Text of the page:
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SCORESHEET/But WFA playoff berth eludes Portland Fighting Shockwave, despite conference title

One loss in the regular season equals zero playoff opportunities?

The Portland Fighting Shockwave women's football team is trying to figure out how that adds up.

The team, which plays home games at Milwaukie High, did just about everything it could to make the national playoffs for a second consecutive year. But a 7-1 record (the loss was by three points at Seattle in Week 2) wasn't quite good enough.

The 64-team Women's Football Alliance uses a tier-based ranking system, and it didn't work in Portland's favor. Going to the playoffs ahead of the Fighting Shockwave are the San Diego Surge, who went 5-3 but advanced as the third and final Division 1 team from the Pacific region largely on a perceived strength of schedule.

Portland competes in a division that includes Division 2 Everett and Tacoma and Division 3 Southern Oregon, along with Division 1 Seattle. Everett and Southern Oregon are going to the playoffs at their levels. The Fighting Shockwave won their final game, 62-8, at the Southern Oregon Lady Gades on May 27. SCORESHEET

Portland and San Diego did not meet this season — and the Fighting Shockwave's partly-in-jest offer to play host to the Surge last week in a winner-goes-to-the-playoffs showdown went, understandably, without a reply from Southern California.

As the Surge open the playoffs Saturday against the Los Angeles Warriors, Portland players and coaches will look back to the first of their two Seattle games, and to a second-half rally that came up short when the Majestics kicked a late field goal to win, 24-21.

"It's disappointing to be 7-1 and to have played one bad half and not be going to the playoffs," Portland quarterback Hollie Petrie says. "We just weren't clicking yet. But that loss made us realize that we had to put it together."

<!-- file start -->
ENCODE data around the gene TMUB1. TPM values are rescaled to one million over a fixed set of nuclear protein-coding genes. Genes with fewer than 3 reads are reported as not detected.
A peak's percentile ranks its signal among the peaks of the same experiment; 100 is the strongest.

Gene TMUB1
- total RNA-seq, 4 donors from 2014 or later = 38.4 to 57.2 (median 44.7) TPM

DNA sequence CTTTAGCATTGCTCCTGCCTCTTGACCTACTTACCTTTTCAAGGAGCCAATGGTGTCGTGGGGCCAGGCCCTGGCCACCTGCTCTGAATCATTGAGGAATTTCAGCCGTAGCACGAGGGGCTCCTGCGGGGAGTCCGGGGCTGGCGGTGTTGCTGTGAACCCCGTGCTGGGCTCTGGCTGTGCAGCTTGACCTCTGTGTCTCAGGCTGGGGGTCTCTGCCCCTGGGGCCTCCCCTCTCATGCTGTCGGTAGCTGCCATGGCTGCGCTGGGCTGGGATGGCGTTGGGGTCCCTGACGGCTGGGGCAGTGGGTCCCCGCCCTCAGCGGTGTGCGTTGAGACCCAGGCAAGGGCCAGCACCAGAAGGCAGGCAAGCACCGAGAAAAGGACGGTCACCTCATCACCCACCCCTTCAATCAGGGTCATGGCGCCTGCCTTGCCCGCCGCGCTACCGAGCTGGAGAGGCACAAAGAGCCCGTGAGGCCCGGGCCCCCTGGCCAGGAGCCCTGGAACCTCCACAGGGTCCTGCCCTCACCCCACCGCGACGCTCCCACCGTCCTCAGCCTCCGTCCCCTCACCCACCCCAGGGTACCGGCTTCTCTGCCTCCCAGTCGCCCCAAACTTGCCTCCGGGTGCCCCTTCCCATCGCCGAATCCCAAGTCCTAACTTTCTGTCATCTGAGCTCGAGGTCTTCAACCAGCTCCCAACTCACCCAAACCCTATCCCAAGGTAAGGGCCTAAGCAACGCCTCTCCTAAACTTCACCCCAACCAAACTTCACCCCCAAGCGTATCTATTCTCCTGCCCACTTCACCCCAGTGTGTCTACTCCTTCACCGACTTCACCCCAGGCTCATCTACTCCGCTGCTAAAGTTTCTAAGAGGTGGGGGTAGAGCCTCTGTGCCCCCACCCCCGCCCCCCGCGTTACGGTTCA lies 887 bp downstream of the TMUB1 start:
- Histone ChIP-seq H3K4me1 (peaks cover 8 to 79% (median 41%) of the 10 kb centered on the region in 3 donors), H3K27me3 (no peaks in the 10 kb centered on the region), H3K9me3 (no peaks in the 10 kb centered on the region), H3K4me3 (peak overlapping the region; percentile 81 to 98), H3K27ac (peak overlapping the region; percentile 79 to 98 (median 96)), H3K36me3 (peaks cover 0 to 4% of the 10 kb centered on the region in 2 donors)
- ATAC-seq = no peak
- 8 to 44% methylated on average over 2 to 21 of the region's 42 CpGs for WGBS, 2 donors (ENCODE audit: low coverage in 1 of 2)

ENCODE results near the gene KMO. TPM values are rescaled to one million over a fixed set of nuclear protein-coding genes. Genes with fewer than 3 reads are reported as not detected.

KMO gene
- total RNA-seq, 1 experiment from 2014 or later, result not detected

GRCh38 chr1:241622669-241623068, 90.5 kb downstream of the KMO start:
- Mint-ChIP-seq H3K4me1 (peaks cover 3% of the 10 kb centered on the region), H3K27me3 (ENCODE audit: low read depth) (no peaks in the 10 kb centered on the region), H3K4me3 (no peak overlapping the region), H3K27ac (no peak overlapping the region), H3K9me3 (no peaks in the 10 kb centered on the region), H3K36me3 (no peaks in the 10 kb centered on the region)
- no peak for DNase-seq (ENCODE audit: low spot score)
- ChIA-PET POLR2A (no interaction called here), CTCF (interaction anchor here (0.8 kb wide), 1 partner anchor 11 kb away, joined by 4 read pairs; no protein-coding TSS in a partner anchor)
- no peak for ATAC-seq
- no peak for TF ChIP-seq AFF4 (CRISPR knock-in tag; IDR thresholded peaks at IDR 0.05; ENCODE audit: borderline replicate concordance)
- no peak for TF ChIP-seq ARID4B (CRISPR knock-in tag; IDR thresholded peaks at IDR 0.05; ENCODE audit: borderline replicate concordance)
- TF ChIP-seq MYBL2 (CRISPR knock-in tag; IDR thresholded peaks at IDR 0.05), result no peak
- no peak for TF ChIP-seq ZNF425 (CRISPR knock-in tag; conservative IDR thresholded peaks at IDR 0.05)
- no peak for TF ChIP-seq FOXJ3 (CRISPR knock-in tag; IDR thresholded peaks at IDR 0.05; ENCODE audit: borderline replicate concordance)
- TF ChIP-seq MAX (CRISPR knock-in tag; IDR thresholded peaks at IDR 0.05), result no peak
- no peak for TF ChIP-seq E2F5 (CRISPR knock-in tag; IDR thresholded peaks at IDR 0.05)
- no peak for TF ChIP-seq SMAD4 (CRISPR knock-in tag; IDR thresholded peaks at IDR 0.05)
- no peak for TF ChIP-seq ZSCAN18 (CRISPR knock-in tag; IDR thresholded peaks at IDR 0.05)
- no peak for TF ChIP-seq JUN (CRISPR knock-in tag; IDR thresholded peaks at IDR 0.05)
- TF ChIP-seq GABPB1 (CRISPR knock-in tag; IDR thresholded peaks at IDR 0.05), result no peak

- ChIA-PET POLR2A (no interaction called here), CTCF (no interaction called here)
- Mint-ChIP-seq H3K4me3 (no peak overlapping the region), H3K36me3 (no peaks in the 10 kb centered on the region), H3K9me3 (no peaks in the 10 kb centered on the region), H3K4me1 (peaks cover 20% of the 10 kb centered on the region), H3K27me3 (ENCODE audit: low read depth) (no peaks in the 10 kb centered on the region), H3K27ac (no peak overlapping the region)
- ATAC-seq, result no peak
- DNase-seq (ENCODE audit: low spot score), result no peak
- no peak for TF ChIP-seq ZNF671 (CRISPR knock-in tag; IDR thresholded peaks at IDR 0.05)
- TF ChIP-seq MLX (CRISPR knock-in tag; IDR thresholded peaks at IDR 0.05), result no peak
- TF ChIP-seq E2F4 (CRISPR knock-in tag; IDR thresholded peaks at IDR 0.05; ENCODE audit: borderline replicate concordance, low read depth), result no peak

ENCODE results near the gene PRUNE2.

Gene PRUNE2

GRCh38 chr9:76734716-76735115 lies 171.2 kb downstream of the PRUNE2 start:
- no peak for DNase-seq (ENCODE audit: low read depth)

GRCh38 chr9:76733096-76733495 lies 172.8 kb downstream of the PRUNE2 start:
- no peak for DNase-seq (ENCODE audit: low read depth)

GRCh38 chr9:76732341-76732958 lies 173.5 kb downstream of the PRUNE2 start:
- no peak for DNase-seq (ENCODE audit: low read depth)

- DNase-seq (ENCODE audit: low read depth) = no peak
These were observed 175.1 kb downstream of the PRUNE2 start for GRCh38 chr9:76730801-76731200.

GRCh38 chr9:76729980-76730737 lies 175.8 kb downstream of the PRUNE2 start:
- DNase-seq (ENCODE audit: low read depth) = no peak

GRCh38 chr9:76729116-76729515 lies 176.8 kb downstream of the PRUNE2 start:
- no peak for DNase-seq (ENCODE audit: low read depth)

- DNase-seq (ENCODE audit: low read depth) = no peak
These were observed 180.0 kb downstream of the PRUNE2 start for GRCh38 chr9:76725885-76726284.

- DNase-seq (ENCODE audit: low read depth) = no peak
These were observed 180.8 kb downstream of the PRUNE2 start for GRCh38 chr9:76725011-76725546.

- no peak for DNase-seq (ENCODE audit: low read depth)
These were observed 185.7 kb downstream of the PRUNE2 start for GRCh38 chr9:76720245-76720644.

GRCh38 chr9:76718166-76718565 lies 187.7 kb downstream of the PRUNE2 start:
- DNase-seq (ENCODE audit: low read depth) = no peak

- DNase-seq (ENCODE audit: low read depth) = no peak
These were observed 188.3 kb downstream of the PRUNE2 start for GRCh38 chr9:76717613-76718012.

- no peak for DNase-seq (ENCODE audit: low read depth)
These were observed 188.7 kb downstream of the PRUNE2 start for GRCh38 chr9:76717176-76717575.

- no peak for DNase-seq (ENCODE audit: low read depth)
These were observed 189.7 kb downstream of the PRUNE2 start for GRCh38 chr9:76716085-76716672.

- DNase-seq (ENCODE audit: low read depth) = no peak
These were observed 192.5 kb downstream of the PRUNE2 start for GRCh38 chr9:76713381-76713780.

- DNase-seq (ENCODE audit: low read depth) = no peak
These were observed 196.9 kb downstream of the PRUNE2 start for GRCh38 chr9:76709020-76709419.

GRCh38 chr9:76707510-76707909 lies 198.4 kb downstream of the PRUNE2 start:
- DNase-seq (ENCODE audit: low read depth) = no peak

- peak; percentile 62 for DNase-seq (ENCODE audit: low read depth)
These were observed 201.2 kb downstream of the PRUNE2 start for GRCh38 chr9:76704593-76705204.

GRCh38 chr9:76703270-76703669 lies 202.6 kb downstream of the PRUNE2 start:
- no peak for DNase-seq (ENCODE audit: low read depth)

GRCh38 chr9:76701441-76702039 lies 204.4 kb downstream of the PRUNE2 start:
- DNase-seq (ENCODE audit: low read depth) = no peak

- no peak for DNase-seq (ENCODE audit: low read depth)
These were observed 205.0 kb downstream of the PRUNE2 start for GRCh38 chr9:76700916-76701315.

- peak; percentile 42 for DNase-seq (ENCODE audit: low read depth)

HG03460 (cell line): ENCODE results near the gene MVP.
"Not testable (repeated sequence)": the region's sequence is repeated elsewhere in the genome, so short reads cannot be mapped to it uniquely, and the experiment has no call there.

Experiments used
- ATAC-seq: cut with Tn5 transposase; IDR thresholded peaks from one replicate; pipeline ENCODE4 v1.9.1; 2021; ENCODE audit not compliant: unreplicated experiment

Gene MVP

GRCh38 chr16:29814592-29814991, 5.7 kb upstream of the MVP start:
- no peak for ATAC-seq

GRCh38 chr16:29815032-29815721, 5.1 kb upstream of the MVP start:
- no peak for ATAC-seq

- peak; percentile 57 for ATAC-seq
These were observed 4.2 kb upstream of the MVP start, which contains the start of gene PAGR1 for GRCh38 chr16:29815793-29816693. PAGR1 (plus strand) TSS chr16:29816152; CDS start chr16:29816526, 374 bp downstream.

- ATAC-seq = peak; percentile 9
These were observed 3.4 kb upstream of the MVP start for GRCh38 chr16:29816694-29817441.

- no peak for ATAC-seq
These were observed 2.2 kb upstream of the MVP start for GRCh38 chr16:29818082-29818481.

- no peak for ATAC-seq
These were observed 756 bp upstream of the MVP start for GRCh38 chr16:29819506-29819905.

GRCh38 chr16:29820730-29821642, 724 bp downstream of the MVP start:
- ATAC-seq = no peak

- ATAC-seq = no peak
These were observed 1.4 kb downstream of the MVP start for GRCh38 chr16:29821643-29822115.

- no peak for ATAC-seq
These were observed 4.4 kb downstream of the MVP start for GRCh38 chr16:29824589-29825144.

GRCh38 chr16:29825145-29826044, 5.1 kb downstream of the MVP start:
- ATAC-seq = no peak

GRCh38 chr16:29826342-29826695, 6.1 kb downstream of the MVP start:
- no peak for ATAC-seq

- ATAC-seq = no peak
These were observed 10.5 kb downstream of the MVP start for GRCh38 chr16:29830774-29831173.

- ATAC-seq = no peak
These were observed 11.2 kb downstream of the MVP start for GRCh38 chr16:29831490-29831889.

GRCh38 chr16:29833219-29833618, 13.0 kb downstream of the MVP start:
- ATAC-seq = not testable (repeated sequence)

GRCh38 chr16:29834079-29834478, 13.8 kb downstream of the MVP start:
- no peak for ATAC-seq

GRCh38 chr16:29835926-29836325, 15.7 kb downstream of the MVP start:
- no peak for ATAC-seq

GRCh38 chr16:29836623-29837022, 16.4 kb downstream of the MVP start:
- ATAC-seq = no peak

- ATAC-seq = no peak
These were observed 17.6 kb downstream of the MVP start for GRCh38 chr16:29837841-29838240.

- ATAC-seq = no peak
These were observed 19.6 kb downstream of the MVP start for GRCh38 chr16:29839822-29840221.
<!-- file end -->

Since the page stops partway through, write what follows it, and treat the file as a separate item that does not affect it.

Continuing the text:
Missing out on the playoffs "is hard," Portland coach Tim Price says. "These ladies pay money to play, and win their conference and have nothing to look forward to after that. If we're the best team in the Northwest, why don't we get a chance to go try to prove ourselves?"

The 2016 team went undefeated in the regular season.

"It felt like we had the same amount of experience and great coaching staff and great players," Petrie says, "and we had a great rookie class, so in many respects I feel like this year's team was stronger."

Price, a longtime coach of men's high school and college football and former head coach at Jefferson High, says this year's Fighting Shockwave was coming on strong.

"I think this team was a little more jelled than last year's, more polished," Price says. "We had a very good running game that I'd put up with anybody's in the country. We had two players (Simone Shepherd and Erin Miller) who were national leaders in interceptions (with nine and six). We can play with anybody."

This also was Year 2 since the merger of two Portland women's football teams, the Fighting Fillies and Shockwave. The 2016 season was in good measure about blending the teams and getting through any issues that might have carried over from the rivalry.

Danielle Riggleman led the 2017 ground game with 859 yards (6.9 per carry). Rebecca Dawson gained 626 yards (6.9) and scored a team-high 13 touchdowns. Riggleman and Miller each ran for six TDs. Shepherd caught a team-leading 27 passes for 320 yards. Jessica Gerdes led the club in tackles with 49 1/2. Riggleman had six sacks.

Price says he's not sure if he'll be back, because "my passion is high school football, and I want to be a head coach again." He hopes the Fighting Shockwave can add some depth for 2018.

"We had a core of 23-24 players, but some of them had to go both ways and play special teams. They did a fantastic job. The biggest thing now is recruiting players, anywhere from Longview to Vancouver to Salem. Portland's not that far of a drive. We should be able to get five or six ladies from each city to come out here and playoff football."

That could make a big difference in practices and games.

"More bodies would be great," Petrie says.

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